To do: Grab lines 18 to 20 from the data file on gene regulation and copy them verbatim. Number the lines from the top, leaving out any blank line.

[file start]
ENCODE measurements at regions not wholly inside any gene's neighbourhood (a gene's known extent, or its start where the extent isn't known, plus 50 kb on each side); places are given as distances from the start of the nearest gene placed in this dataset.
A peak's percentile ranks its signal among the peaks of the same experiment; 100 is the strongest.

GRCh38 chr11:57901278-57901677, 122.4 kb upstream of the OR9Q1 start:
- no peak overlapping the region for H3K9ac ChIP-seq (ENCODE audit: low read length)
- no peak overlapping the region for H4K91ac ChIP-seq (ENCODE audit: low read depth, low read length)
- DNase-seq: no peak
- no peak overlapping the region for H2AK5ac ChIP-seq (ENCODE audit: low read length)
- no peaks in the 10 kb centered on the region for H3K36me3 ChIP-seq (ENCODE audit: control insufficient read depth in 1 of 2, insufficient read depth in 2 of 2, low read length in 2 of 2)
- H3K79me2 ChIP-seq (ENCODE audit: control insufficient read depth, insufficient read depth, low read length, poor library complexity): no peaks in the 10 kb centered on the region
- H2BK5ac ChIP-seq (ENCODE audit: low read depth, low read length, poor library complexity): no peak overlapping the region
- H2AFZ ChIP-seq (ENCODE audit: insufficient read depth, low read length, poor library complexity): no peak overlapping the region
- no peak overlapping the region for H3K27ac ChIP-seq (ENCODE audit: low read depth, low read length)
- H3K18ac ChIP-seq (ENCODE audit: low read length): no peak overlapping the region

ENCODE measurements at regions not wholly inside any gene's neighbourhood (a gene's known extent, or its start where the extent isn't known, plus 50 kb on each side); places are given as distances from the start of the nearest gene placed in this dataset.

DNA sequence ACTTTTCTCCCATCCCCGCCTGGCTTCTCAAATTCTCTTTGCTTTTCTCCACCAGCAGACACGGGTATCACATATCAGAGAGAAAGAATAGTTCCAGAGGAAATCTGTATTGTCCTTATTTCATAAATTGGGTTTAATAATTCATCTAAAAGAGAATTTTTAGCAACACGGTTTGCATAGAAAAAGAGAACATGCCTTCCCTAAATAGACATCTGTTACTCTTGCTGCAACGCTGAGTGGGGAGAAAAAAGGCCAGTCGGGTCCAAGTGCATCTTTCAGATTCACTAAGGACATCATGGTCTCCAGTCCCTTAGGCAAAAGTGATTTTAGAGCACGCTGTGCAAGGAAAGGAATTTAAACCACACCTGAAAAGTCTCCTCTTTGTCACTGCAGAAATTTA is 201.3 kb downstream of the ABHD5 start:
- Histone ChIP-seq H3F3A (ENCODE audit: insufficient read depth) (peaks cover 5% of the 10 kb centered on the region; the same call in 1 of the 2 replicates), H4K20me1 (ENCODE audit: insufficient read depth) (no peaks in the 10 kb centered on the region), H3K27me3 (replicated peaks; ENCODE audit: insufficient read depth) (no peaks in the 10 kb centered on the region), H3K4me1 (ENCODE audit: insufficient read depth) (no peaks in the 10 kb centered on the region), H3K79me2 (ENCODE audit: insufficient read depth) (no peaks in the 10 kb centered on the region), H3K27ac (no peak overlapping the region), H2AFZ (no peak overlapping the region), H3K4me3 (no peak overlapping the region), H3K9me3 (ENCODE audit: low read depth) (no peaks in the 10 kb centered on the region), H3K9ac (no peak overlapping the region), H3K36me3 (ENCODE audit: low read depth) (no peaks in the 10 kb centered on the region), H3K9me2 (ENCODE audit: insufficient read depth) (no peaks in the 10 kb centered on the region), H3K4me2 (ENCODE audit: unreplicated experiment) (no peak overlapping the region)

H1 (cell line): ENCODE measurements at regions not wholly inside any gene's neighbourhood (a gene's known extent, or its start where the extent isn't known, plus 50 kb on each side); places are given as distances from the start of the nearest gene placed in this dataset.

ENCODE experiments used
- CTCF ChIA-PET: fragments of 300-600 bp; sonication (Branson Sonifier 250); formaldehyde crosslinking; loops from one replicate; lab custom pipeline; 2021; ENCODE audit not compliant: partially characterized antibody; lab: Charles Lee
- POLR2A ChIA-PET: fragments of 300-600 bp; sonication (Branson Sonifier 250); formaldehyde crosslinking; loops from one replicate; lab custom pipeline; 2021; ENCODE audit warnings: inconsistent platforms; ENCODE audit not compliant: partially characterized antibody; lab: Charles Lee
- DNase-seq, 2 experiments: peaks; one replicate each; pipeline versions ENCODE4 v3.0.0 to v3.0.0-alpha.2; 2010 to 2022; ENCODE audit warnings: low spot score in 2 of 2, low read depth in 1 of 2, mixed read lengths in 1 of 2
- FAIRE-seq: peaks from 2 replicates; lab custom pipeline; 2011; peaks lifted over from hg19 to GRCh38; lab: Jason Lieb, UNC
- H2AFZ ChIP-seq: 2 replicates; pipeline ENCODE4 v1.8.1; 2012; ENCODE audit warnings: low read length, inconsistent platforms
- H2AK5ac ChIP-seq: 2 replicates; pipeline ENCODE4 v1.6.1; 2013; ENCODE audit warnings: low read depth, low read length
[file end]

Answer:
ENCODE experiments used
- CTCF ChIA-PET: fragments of 300-600 bp; sonication (Branson Sonifier 250); formaldehyde crosslinking; loops from one replicate; lab custom pipeline; 2021; ENCODE audit not compliant: partially characterized antibody; lab: Charles Lee
- POLR2A ChIA-PET: fragments of 300-600 bp; sonication (Branson Sonifier 250); formaldehyde crosslinking; loops from one replicate; lab custom pipeline; 2021; ENCODE audit warnings: inconsistent platforms; ENCODE audit not compliant: partially characterized antibody; lab: Charles Lee